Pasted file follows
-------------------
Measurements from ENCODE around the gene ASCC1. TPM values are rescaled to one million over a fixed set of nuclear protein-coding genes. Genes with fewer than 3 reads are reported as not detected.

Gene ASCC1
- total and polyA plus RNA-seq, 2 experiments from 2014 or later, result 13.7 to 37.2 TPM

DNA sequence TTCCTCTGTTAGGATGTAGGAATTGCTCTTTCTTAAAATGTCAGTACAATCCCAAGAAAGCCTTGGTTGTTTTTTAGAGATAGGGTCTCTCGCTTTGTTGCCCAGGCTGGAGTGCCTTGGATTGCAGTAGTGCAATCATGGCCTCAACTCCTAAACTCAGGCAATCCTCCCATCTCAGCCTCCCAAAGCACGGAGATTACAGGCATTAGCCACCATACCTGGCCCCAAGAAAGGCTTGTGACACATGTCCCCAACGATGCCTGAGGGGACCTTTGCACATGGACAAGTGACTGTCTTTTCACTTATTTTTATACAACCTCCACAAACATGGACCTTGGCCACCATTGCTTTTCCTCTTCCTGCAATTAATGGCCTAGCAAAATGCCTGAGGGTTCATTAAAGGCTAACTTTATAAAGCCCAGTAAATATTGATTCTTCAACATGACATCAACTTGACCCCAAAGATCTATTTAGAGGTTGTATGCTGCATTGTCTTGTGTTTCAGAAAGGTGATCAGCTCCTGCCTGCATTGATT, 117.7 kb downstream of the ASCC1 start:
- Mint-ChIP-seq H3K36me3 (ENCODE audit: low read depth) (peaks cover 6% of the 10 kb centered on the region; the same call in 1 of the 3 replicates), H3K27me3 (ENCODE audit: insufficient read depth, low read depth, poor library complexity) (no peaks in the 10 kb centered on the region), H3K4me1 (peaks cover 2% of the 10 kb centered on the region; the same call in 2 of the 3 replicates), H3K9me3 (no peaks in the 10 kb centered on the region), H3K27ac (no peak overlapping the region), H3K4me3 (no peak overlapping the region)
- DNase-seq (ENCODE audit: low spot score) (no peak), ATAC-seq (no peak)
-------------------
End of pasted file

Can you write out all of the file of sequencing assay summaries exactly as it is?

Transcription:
Measurements from ENCODE around the gene ASCC1. TPM values are rescaled to one million over a fixed set of nuclear protein-coding genes. Genes with fewer than 3 reads are reported as not detected.

Gene ASCC1
- total and polyA plus RNA-seq, 2 experiments from 2014 or later, result 13.7 to 37.2 TPM

DNA sequence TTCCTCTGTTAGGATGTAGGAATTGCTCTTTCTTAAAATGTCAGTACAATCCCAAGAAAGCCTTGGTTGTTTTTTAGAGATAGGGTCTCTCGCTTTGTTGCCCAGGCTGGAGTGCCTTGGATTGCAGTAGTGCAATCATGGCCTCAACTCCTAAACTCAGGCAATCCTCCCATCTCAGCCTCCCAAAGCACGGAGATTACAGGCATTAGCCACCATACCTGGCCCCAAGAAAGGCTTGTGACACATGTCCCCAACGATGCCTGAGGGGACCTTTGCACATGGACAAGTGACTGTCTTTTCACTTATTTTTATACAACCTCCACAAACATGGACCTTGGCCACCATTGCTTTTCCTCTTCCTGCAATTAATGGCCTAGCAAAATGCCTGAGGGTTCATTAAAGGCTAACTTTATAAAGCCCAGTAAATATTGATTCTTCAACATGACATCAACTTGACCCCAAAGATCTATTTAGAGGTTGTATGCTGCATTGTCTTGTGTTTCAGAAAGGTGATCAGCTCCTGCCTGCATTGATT, 117.7 kb downstream of the ASCC1 start:
- Mint-ChIP-seq H3K36me3 (ENCODE audit: low read depth) (peaks cover 6% of the 10 kb centered on the region; the same call in 1 of the 3 replicates), H3K27me3 (ENCODE audit: insufficient read depth, low read depth, poor library complexity) (no peaks in the 10 kb centered on the region), H3K4me1 (peaks cover 2% of the 10 kb centered on the region; the same call in 2 of the 3 replicates), H3K9me3 (no peaks in the 10 kb centered on the region), H3K27ac (no peak overlapping the region), H3K4me3 (no peak overlapping the region)
- DNase-seq (ENCODE audit: low spot score) (no peak), ATAC-seq (no peak)